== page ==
The Freedom of Information Act (FOIA) UK
Most of the public sector organisations store certain types of information.
But, the Freedom of Information Act provides anyone the right to access the recorded data.
There are several different acts and regulations that handle the requests.
As a rule, it depends on what kind of information you are asking for. For example:
- The Data Protection Act handles information that an organisation holds about the public.
- The Environmental Information Regulations 2004 (EIRs) deal with requests about environmental information.
There are no restrictions on who can make a Freedom of Information (FOI) request. Anyone, of any age and any nationality, and within the local and national communities, can make the call.
Note: There are several reasons why an organisation may refuse a request to release their data. Examples can include information that is too sensitive or situations where the cost to do so would be too high.
Before You Make a Request for Freedom of Information
In some cases, there is no need to make an official request to get access to the information you need. Some of the organisations will give out the details straight away, often via a phone call.
Requesting Data from Public Sector Organisations
There is a long list of public sector organisations covered by the Freedom of Information Act (FOIA). But, some of the most popular organisations you can request information about include:
- Colleges, Schools, and Universities
- Doctor surgeries, health trusts, and hospitals
- Government departments, agencies, and other public bodies
- Local councils
- Publicly owned companies
- Publicly funded museums
- The police
How to Check FOI Responses
Most of the Government departments, and their agencies, publish FOI responses online. You can also check the GOV.UK website for a list of updated publications and releases to FOI requests.
How to Make a Freedom of Information Request
As a rule, you will need to contact an organisation in writing to make a Freedom of Information (FOI) request. There are several ways to make contact, including:
- Facsimile (fax)
- Online form
Specific Details to Include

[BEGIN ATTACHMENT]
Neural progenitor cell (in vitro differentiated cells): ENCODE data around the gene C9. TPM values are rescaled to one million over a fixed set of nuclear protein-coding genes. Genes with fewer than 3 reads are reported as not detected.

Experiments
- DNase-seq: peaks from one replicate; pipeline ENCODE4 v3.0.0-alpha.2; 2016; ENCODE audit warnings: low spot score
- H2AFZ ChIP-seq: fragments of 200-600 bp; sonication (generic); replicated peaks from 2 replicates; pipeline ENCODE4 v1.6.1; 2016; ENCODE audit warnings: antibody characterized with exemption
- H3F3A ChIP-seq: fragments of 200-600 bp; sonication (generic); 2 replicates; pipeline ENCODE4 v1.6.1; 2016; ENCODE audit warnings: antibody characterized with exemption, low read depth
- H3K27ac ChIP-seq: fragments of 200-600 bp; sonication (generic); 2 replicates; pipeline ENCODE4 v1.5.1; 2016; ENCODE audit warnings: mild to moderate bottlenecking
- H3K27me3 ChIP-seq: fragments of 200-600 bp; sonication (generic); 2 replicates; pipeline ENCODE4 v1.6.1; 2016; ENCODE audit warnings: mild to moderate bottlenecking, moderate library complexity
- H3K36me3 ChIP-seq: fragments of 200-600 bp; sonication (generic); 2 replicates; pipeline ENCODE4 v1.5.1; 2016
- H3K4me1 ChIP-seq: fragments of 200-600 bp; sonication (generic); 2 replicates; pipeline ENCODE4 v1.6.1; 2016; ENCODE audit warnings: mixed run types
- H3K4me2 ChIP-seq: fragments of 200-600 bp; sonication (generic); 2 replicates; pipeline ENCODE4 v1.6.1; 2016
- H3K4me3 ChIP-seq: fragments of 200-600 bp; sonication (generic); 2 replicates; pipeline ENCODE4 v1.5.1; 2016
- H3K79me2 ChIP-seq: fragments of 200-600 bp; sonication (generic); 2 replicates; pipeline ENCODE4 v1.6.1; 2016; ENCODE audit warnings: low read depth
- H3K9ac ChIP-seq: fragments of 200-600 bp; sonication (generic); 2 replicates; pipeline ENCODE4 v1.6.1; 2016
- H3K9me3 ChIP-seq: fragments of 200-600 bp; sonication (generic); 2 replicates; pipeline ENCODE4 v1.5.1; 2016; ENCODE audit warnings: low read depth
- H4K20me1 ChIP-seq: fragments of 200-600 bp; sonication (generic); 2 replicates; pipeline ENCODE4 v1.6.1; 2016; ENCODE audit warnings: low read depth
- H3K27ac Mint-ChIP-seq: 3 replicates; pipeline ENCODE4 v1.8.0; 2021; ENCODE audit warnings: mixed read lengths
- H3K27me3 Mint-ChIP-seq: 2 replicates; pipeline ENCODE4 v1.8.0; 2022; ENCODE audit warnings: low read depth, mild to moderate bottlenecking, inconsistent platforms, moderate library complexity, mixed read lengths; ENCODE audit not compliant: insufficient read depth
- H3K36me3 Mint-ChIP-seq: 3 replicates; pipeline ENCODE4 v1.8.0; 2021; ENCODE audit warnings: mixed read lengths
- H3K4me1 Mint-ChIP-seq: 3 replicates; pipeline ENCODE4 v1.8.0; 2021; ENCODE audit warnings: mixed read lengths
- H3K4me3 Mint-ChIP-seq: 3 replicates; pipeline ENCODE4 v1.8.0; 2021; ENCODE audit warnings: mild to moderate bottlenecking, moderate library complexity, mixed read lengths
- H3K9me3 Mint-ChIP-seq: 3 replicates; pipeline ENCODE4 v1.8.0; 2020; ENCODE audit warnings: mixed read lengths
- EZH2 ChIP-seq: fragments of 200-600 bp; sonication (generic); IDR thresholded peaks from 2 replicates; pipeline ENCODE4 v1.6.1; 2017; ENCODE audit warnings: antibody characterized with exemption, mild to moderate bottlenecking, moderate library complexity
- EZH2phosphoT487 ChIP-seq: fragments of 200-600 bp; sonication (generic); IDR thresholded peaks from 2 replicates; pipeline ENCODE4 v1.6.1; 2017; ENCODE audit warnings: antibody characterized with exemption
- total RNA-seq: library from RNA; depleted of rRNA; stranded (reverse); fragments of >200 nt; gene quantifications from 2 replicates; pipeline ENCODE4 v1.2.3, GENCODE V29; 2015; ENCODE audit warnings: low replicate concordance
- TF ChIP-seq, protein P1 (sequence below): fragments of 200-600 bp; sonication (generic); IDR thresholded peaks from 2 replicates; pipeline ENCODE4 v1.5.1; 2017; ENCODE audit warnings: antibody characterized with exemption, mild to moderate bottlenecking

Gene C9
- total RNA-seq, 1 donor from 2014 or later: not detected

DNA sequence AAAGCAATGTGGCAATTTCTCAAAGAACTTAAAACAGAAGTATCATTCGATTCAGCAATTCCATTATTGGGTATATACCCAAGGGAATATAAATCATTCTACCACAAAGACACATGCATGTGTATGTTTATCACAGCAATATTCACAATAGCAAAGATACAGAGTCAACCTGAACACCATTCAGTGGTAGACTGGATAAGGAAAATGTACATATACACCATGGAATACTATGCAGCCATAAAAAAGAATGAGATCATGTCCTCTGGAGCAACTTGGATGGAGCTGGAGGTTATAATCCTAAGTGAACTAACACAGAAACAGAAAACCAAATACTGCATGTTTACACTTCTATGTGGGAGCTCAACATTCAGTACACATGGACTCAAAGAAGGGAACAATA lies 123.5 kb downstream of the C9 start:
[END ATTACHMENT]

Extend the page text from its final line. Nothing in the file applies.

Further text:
The basic information you should give includes:
- Your name (not required for environmental information requests).
- A contact address.
- A clear and detailed description of what kind of information you want. Make the distinction between asking for all the details held on a given subject or a simple summary.
You can ask the organisation to make their response in a particular format, including:
- Audio format
- Electronic copies of information
- Large print
How Long it Takes for an FOI Response
In most cases, you should receive the requested information within twenty working days. But, if the organisation needs more time they will inform you when to expect their response.
Sharing Your Details and Information
It is not uncommon for someone to send the same FOI request to more than one government department. If so, they may share the name and the request between them. It will help them to make an effective response to the enquiry.
Note: The departments and agencies will not share personal details, or use them, for any other purpose.
FOI Costs UK
Most of the organisations do not make a charge for the requests. But, they might ask you to pay a small fee for photocopies or for postage. The organisation will inform you if there is a cost involved.
Note: You can check the copyright status of any information you get with the Intellectual Property Office. This may be necessary if you are planning to reproduce it.
If an Organisation Turns Down a Request for FOI
Members of the public do not get access to some sensitive information. But, the organisation must inform you why they are unable to give some, or all, the information requested. In some cases, they may ask you to be more specific to help them hand over the details.
Note: An organisation can refuse a Freedom of Information (FOI) request based on the cost of doing so. They can make a refusal if the cost to find and extract the details will be over £450 (£600 for central government).
Asking for a Review and Making a Complaint
You can ask an organisation to review their decision if they fail to produce the information requested. The next step would be to make a complaint to the Information Commissioner’s Office if you remain unsatisfied.